Friday, September 04, 2009

Cristina Garcia, Dreaming in Cuba

Cristina Garcia, Dreaming in Cuban.
New York: Ballentine Books, 1993. 246 pps. trade paperback.

Dreaming in Cuban is a novel written in the lyrical style. Husband surprised me
by picking this book up at a sale and further astonished me when he read through
it and liked it. "You like Spanish lyricism," I taunted him over his morning coffee.
Intrigued by the idea that husband was reading such a novel, I read it also. Last

Dreaming in Cuban introduces us to several branches of one family scattered
in several places. The grandmother, a strong atheistic woman named Celia,
remains in Cuba but has preternatural conversations with a granddaughter
named Pilar nightly. Pilar lives in Brooklyn with her mother Lourdes (who is
one of Celia's daughters) and her father Rufino. Lourdes runs a bakery and gets
fat on the pastries.

Lourdes' younger sister lives in Havana and her baby brother lives overseas in
Czechoslovakia. There are also relatives in Florida that send Pilar back to Brooklyn
when she runs away in an effort to get back to Cuba. Pilar is the most intriguing
woman-child in the novel. She is artsy but not insane. She is there when her
grandfather is sent to Brooklyn for cancer treatments. (He dies). She is the
catalyst for a trip to Cuba with Lourdes in time to witness Celia's passing on.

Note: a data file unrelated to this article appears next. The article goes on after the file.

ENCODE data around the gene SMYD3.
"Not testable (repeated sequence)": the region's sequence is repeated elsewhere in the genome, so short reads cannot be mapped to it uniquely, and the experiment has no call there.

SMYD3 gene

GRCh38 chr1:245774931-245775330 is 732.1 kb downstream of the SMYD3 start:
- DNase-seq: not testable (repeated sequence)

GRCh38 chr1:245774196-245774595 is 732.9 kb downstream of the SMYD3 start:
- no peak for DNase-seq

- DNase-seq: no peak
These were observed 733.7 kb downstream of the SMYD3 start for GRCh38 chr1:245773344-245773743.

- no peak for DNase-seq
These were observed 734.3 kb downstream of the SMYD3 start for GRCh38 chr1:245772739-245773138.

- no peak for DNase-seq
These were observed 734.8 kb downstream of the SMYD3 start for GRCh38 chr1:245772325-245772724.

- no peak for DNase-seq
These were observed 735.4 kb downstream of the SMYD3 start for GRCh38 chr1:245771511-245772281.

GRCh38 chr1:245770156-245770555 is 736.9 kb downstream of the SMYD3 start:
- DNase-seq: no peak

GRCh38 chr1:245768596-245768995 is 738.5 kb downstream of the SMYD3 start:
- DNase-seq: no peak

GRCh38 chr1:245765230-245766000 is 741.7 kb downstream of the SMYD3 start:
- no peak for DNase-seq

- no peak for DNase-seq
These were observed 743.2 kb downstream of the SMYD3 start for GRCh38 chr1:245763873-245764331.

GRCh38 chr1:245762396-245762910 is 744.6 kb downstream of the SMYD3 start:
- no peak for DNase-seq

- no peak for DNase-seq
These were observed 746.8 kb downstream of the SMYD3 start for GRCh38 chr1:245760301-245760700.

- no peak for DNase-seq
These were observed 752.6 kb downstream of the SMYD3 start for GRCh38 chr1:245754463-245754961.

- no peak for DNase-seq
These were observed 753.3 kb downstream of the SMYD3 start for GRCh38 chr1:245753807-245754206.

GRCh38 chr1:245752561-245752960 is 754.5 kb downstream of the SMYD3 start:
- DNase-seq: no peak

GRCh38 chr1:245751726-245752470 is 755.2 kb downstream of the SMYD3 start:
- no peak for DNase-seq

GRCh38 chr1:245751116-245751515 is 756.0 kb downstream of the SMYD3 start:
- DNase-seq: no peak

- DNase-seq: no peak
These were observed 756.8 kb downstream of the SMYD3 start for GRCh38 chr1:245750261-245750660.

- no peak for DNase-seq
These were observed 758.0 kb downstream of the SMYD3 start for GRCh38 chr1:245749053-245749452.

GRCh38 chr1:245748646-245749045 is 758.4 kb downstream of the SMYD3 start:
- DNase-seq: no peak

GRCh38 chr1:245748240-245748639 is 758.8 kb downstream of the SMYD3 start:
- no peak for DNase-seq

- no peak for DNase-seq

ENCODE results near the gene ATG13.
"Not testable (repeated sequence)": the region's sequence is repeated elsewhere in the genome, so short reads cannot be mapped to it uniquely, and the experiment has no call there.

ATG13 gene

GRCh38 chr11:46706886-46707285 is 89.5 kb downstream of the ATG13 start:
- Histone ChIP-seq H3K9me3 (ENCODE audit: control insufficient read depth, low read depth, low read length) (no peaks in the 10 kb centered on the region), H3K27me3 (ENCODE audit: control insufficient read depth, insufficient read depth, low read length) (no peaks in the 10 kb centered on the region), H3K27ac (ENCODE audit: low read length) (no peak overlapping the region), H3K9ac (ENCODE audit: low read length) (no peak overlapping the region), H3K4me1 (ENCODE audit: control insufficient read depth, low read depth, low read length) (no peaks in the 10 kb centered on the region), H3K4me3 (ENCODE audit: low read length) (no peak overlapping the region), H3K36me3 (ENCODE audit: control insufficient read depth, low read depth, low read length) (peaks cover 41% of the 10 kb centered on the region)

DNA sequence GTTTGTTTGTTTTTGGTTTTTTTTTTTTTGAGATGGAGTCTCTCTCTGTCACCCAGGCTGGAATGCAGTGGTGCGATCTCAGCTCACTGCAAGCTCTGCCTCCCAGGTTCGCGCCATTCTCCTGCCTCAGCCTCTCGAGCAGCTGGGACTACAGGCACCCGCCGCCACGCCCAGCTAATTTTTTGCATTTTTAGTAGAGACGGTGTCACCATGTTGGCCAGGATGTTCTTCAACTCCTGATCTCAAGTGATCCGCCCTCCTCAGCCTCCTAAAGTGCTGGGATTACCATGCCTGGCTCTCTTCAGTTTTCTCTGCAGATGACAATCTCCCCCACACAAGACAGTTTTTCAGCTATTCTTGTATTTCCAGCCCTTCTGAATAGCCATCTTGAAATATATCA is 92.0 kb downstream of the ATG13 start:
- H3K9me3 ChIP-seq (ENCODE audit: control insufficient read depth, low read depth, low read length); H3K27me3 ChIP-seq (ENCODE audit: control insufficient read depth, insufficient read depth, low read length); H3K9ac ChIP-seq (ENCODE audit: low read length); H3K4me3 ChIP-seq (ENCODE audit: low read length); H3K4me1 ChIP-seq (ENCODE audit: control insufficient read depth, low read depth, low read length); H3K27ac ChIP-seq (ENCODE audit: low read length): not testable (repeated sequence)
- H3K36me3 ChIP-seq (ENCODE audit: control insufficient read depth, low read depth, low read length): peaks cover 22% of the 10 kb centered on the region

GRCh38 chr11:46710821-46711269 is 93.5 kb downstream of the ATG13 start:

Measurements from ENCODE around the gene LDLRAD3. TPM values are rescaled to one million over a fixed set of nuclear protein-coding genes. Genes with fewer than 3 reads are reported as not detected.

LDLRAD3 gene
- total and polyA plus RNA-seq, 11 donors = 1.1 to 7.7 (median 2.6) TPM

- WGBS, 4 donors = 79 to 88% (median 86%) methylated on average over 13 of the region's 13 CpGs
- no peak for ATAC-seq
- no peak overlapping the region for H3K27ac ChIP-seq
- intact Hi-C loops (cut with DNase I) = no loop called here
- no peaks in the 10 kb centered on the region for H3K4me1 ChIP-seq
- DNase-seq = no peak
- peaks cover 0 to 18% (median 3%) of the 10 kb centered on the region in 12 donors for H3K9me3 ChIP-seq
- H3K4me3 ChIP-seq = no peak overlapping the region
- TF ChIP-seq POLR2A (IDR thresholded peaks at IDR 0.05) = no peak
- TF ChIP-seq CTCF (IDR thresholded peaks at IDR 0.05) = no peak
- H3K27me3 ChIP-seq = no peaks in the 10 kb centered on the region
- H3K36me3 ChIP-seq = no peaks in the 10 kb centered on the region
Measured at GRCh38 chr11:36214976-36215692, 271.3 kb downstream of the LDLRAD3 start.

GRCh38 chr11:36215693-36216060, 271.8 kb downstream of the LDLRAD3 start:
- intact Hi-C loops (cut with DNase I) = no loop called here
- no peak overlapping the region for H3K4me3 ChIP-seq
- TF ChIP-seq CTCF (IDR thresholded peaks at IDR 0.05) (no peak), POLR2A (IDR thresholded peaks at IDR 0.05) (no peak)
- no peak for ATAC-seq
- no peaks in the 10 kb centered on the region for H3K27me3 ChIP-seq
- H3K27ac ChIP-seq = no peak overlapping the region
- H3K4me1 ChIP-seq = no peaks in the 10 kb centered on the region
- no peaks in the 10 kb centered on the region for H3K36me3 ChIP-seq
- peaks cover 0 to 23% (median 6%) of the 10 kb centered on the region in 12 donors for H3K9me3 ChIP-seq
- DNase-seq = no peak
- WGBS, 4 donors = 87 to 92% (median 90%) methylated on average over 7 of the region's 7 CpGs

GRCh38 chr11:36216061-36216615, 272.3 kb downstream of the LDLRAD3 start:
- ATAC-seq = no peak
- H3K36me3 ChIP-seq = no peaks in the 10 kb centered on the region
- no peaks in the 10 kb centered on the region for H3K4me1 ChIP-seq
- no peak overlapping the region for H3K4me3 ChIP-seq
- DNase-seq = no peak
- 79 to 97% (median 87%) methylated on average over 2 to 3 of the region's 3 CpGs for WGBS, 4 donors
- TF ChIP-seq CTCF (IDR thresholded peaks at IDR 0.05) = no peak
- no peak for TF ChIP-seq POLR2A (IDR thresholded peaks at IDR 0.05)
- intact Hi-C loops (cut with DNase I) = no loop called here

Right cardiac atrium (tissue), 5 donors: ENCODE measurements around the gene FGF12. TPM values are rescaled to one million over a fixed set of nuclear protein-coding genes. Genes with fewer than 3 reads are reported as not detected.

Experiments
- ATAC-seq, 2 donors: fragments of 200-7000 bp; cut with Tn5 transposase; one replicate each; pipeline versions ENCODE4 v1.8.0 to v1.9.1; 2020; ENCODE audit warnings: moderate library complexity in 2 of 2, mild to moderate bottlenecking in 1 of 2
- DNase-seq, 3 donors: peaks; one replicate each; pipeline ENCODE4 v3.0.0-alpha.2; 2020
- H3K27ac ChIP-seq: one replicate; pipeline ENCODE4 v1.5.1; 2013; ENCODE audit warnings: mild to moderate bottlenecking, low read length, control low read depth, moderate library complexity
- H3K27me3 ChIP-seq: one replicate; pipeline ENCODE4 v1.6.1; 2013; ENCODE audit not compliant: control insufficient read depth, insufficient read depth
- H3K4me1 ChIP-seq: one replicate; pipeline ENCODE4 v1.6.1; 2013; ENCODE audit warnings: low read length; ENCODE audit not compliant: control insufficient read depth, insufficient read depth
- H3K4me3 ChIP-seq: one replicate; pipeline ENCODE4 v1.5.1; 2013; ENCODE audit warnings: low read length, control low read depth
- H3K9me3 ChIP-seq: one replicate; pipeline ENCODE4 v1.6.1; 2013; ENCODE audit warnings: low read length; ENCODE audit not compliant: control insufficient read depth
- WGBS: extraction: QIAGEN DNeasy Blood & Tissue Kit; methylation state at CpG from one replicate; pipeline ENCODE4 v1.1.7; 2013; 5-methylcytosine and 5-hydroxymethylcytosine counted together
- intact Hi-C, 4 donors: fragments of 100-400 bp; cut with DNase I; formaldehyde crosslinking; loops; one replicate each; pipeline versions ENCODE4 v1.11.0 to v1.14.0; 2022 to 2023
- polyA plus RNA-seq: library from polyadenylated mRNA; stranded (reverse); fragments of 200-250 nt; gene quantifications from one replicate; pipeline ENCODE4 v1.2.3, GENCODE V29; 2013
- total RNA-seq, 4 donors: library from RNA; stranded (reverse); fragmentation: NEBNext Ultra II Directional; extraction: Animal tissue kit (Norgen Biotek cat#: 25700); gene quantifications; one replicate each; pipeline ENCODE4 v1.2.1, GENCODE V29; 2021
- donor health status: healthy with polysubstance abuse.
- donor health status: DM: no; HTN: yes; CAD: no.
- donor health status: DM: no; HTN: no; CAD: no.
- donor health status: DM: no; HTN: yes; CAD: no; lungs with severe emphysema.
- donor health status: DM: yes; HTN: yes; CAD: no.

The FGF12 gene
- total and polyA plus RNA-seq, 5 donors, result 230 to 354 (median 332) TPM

The thing is, both Lourdes and the middle sister Felicia go insane. Felicia is
intoxicated with the (Cuban) revolution. Lourdes (who is as anti-Castro as
Felicia is pro) has an unhappy marriage to a cheating husband. Yet Cuba
still calls to Lourdes. She reminisces about birds she had over there in an
aviary once in times past.

But the glory days never quite return. And the old haw about never being
able to return home again holds true.

The language in Dreaming in Cuban is rich as befitting the genre. The
novel is sentimental, perhaps syrupy. I found myself liking Celia and
Pilar the best out of all of the characters in the story. The forays into
Santeria were also of interest to me since there are some who practice
here in my hometown.

Cautiously recommended, for those who are devoted to the lyrical

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